On Tuesday, the U.S. Court of Appeals for the Fifth Circuit approved the parties’ stipulated agreement to stay enforcement of the district court decision in Braidwood Management Inc. v. Becerra until the appeal is resolved (with a limited exception for the named plaintiffs). As readers will recall from our prior blog, in Braidwood, a district court had enjoined enforcement of the preventive services mandate for “A” or “B” items and services recommended by the United States Preventive Services Task Force (“USPSTF”) on or after March 23, 2010. If the district court decision stands, non-grandfathered health plans would not have to cover those particular preventive services without cost-sharing.
The Departments of Labor, Treasury, and Health and Human Services (the “Departments”) recently released guidance for group health plans on required preventive services coverage. The guidance was issued in response to a federal district court decision in a case called Braidwood Management, Inc. v. Becerra that enjoined enforcement of the preventive services mandate for items and services with an “A” or “B” rating from the United States Preventive Services Task Force (“USPSTF”) on or after March 23, 2010. The Departments issued this guidance to clarify the current scope of the preventive services mandate in light of the court’s decision.
On January 14, 2019, a district court in the Eastern District of Pennsylvania granted a nationwide preliminary injunction halting the application of final regulations governing religious and moral-based exemptions from the Affordable Care Act (“ACA”) mandate to cover contraceptives without cost sharing. The final regulations would have dramatically expanded the scope of existing exemptions and…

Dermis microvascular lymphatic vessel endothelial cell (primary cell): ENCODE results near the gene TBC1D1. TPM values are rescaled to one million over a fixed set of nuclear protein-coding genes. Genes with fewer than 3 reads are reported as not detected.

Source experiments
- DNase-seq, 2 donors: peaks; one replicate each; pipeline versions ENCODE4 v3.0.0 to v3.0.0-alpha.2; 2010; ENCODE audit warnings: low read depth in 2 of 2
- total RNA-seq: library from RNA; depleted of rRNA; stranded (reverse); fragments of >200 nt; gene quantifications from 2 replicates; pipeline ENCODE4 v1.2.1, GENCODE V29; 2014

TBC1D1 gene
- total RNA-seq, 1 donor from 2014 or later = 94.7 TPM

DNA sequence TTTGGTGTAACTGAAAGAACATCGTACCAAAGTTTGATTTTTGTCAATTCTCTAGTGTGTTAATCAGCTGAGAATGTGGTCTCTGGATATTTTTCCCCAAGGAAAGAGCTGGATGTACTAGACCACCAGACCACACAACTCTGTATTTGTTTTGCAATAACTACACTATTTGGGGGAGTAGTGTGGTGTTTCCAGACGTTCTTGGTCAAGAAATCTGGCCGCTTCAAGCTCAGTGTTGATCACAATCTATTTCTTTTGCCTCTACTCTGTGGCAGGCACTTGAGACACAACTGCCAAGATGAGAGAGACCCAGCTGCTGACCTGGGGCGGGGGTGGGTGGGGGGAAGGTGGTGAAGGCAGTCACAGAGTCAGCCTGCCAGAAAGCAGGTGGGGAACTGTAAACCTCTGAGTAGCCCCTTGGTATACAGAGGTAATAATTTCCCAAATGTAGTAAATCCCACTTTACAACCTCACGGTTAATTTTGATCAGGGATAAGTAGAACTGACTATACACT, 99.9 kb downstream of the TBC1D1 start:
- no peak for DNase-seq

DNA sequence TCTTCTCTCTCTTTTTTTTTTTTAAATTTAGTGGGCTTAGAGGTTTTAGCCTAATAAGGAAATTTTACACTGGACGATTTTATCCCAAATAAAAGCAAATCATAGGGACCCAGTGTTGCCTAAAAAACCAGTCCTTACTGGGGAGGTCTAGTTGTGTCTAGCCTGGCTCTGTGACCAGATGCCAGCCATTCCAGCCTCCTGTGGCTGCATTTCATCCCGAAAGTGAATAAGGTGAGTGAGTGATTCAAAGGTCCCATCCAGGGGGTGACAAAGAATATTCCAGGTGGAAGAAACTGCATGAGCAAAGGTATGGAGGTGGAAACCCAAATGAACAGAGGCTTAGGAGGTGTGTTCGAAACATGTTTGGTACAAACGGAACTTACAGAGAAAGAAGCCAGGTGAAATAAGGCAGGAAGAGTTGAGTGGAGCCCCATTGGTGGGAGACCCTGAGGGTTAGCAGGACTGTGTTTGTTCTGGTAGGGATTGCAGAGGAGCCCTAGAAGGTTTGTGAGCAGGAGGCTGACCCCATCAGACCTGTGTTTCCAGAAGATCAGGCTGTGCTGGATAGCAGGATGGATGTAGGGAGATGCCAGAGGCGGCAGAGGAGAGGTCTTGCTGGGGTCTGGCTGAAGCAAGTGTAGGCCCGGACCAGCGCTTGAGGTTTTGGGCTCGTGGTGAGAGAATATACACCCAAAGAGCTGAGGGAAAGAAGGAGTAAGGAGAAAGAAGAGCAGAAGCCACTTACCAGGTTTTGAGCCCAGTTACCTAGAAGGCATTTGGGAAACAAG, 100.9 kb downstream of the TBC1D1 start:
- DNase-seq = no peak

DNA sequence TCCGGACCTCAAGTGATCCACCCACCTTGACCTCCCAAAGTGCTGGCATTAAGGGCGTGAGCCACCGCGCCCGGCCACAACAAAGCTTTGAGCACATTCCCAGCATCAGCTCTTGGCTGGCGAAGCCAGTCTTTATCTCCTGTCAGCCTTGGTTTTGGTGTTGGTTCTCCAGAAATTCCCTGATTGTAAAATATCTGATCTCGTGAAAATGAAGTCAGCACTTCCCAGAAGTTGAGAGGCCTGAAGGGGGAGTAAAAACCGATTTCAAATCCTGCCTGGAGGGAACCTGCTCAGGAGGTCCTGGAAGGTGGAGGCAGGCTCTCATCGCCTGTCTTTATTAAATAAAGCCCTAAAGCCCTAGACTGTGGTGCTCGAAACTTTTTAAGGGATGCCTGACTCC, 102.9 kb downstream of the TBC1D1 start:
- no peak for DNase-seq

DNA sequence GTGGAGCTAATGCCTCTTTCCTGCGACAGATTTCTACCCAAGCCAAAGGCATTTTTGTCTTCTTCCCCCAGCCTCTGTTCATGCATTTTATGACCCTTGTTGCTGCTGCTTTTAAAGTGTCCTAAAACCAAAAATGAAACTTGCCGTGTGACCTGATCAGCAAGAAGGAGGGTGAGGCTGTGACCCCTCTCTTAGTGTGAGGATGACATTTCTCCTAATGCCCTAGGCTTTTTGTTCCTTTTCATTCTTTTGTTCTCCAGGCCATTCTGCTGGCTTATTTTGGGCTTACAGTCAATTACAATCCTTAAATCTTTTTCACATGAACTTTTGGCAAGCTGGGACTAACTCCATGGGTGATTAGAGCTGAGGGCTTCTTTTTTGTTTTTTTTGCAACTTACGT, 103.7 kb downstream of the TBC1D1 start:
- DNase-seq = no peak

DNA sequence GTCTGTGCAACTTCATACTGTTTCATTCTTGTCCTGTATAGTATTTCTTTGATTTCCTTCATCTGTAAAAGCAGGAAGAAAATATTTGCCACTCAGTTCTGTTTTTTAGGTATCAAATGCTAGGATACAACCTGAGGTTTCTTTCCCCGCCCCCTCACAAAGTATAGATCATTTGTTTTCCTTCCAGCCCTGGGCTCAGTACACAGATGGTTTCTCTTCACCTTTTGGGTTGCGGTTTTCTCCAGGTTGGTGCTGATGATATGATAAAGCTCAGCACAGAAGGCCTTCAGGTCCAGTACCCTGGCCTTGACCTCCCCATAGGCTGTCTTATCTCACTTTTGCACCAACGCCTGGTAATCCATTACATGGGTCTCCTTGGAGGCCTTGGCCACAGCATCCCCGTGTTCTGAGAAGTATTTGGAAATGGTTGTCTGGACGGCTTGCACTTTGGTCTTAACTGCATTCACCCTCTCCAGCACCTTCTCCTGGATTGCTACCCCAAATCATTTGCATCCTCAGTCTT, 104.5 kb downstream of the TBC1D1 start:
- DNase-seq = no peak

In a surprising turn of events, on Friday, December 14th, a district court judge in the Northern District of Texas declared that the Affordable Care Act’s (“ACA”) individual mandate is unconstitutional and that, a result, the entire ACA is invalid. Although the ACA remains in effect for the time being and an immediate appeal to the 5th Circuit is a near certainty, the decision, if upheld, could be expected to have a significant impact on health care delivery. Following a high-level summary of the litigation, we highlight the major implications this ruling could have on employers and plan sponsors.
After months of failed attempts to pass any health care reform legislation, it appears efforts to pass a bipartisan bill to improve the Affordable Care Act (ACA) are picking up steam. Below is a summary of regent health care reform developments.
After health care reform efforts failed in late-Spring/early-Summer, things have been quiet. However, Congress returned to DC this week. Although legislative focus now appears to be on general tax reform, we expect some health care reform legislation (whether stand-alone or as part of tax reform) during the new session. Recent developments are provided below.
Below are key health care reform developments from the week of May 22nd.
- CBO/JCT Estimate for AHCA Released. The Congressional Budget Office (CBO) and Joint Committee on Taxation (JCT) released an updated cost estimate for the American Health Care Act (“AHCA”). The latest estimate considered the AHCA as passed by the House
On October 23, 2015, the Departments of Labor, Health and Human Services and Treasury (the “Agencies”) jointly released their twenty-ninth (XXIX) set of Frequently Asked Questions (FAQs) about Affordable Care Act (ACA) implementation. This latest set of FAQs generally (1) clarify that certain services performed ancillary to various preventive services must also be covered without imposition of cost-sharing, (2) explain that in-kind incentives provided through wellness programs are also subject to limitations under HIPAA and (3) state that medical necessity guidelines related to mental health and substance abuse benefits must be provided to participants upon request.